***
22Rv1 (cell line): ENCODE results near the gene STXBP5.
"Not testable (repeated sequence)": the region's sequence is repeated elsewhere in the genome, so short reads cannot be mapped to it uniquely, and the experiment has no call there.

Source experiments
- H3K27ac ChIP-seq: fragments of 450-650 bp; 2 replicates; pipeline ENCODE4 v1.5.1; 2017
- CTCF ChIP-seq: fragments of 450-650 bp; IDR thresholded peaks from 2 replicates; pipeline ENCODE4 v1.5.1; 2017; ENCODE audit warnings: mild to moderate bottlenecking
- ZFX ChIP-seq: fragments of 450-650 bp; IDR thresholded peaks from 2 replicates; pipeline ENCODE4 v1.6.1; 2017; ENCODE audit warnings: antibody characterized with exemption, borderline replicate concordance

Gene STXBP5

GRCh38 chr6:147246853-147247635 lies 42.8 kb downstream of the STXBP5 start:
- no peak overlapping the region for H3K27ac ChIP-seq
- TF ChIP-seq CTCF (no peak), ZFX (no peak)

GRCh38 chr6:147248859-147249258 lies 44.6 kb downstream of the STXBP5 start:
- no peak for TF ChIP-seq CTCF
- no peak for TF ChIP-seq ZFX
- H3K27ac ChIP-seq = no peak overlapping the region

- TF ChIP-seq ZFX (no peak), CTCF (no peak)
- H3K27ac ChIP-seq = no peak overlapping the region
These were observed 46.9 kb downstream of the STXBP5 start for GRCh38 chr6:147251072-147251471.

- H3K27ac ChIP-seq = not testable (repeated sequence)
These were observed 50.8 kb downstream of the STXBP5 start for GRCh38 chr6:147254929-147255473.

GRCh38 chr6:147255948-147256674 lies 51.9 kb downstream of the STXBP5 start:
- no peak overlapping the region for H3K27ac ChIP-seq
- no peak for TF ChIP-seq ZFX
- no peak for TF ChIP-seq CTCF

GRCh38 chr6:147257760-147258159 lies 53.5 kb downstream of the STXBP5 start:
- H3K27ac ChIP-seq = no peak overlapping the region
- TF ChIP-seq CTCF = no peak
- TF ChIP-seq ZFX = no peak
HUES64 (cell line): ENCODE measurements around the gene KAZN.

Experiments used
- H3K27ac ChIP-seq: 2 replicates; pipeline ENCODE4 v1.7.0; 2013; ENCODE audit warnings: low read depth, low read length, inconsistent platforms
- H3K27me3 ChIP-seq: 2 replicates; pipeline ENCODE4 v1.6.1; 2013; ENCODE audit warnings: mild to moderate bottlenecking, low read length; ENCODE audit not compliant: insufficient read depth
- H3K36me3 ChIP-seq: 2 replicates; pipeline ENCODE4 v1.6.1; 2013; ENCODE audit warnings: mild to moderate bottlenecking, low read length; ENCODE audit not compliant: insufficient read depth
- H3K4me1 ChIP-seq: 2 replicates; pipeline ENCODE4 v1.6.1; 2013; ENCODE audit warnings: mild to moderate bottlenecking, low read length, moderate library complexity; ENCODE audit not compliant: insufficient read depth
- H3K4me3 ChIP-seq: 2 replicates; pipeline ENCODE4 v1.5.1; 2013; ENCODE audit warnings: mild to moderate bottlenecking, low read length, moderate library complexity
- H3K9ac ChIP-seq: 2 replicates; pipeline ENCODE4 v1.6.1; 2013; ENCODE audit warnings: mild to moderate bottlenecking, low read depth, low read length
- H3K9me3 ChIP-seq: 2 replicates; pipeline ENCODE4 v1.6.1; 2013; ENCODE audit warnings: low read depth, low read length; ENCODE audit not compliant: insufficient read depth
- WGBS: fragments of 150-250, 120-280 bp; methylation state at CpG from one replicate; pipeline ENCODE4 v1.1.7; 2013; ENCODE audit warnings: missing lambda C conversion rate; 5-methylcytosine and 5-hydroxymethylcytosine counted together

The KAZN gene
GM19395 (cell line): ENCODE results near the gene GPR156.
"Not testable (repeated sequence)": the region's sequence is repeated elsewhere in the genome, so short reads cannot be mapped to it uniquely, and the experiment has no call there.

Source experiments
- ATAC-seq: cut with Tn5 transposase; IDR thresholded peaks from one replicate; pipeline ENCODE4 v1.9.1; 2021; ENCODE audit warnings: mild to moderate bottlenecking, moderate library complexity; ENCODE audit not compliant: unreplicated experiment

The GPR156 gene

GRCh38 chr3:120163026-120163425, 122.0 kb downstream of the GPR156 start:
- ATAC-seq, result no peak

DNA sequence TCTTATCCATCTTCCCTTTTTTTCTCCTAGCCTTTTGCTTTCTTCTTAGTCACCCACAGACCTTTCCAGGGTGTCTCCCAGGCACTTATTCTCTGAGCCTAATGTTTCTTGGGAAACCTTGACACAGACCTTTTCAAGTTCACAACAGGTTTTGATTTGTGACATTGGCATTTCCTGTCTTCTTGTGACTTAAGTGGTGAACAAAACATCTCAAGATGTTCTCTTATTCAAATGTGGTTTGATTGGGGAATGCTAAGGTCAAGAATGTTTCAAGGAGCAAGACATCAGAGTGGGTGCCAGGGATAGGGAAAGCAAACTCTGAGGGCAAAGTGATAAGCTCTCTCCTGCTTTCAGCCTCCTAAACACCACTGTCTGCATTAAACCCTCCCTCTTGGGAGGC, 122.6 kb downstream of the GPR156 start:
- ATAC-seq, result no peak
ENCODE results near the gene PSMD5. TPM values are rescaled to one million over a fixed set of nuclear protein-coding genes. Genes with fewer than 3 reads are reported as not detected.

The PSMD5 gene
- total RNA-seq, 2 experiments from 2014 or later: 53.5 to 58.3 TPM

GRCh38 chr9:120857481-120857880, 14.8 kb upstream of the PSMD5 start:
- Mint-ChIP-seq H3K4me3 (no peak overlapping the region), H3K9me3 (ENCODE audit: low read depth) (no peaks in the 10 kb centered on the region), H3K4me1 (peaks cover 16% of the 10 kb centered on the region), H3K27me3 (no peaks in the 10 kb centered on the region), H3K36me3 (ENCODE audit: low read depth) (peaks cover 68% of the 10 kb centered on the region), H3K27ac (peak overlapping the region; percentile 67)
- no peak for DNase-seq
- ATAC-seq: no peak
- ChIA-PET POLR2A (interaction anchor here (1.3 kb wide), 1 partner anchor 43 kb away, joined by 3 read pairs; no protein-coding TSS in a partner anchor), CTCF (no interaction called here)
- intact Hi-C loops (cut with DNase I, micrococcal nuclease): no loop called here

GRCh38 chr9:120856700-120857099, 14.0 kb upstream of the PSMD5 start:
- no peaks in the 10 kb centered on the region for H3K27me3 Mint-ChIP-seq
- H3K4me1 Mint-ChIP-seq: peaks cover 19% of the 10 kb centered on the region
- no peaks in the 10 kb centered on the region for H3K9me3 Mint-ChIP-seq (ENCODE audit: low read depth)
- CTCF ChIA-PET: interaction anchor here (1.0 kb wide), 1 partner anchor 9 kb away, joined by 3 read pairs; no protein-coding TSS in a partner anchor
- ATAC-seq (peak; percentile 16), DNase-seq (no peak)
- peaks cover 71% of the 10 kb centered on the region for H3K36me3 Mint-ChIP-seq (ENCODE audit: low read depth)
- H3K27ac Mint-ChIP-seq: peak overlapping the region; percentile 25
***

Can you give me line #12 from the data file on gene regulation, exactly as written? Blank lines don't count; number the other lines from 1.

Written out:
- no peak for TF ChIP-seq CTCF